Major shareholder calls Hyundai bid ‘an embarrassment’
Skagen Funds, the biggest holder of Hyundai Motor preferred shares, is pushing Korea’s largest automaker to improve corporate governance after a real estate purchase for three times the property’s assessed value sparked a rout in the stock.
The Norwegian fund firm met with Hyundai’s management after companies controlled by Korea’s second-largest family-run conglomerate agreed to the $10 billion purchase for a new headquarters, hotel, convention center and car museum in Seoul. The bigger of Hyundai’s two preferred shares has lost 21 percent since the deal was announced on Sept. 18, while foreign investors sold a net $370 million of Hyundai common shares.
The deal is “an embarrassment to Hyundai Motor’s management team,” Knut Gezelius, a money manager at Skagen, said from Norway on Friday. “We’ve made it very clear that we disagree with the decision and we expect to see much better corporate governance and use of shareholder money going forward.”
Hyundai’s purchase has damped optimism that Korean companies will improve shareholder returns after the nation’s Finance Ministry said in July it would use tax policy to encourage higher dividends, according to Gezelius. Hyundai trades at the lowest valuation among the world’s 10 largest automakers, while the benchmark Kospi index’s 1.5 percent dividend yield is the smallest among global equity indexes tracked by Bloomberg.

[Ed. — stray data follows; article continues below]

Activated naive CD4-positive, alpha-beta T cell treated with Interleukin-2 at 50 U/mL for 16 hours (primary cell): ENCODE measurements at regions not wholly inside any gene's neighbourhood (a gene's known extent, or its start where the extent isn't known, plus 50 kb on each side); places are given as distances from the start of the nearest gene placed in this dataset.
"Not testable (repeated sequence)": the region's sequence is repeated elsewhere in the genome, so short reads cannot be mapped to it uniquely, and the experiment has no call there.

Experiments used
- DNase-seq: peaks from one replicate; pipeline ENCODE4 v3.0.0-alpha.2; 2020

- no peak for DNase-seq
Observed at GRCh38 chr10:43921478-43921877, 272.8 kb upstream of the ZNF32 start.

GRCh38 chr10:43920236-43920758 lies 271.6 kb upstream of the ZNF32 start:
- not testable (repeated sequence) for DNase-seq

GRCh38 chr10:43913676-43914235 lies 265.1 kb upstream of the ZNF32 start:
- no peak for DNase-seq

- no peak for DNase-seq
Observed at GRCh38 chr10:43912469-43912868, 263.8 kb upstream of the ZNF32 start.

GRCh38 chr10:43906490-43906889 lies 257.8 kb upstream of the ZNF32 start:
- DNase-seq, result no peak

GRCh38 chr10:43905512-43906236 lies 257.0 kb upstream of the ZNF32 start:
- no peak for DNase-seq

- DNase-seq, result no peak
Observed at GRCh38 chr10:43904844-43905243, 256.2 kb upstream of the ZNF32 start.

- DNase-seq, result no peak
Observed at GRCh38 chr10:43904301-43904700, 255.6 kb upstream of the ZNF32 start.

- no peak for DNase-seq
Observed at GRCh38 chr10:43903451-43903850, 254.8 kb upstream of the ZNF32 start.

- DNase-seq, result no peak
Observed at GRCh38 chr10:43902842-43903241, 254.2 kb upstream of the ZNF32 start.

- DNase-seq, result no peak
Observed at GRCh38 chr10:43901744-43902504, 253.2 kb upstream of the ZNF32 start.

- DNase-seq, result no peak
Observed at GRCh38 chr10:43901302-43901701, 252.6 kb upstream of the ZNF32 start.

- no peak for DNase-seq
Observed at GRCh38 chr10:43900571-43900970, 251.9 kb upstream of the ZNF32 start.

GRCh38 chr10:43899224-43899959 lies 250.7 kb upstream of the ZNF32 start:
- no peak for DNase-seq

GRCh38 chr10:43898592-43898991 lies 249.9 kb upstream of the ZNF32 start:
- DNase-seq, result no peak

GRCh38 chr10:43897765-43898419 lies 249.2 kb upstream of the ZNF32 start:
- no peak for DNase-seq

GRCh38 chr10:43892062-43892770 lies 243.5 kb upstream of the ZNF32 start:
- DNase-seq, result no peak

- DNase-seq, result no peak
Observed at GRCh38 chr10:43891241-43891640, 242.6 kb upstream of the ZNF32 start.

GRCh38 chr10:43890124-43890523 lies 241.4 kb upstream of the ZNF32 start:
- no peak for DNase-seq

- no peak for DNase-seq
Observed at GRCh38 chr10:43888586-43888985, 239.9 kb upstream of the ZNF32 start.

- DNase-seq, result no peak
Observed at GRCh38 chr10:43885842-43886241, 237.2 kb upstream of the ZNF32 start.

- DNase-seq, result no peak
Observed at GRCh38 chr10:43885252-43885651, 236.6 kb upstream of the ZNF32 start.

While Hyundai Motor is closely monitoring investors’ reactions following the land deal, the Seoul-based automaker is considering bigger dividends as well as interim dividends beginning next year, the company said in an email response. The preferred shares have risen 10 percent since Oct. 23, when Hyundai announced plans for possible interim dividends from next year and predicted improved earnings for the current quarter.
“Raising the dividend is a very small and encouraging sign, but we haven’t seen the actual action yet, so we’re waiting for that,” Gezelius said.
Skagen held at least 5.7 million of Hyundai’s two classes of preferred shares at the end of September, a stake valued at the equivalent of about $668 million at the closing price last week. Preferred shares pay a higher dividend than common shares and trade at a discount, though they don’t include voting rights.
Hyundai reported a 29 percent drop in third-quarter profit, missing analyst estimates after a stronger won and worker strikes undercut earnings. The won has gained 5.7 percent against the Japanese yen in the past three months, eroding the competitiveness of Korean exporters.
The automaker must focus on generating higher returns to revive investor confidence, said Gezelius. He contrasted Hyundai’s land deal with the decision last month by Samsung Electronics, Korea’s biggest listed company, to invest $15 billion in a new semiconductor chip plant.
“One company spends money on building an auto theme park and another company spends money on making solid investments generating high returns,” Gezelius said. “It would be more likely that we would redeploy money into companies that are making better use of shareholder funds.”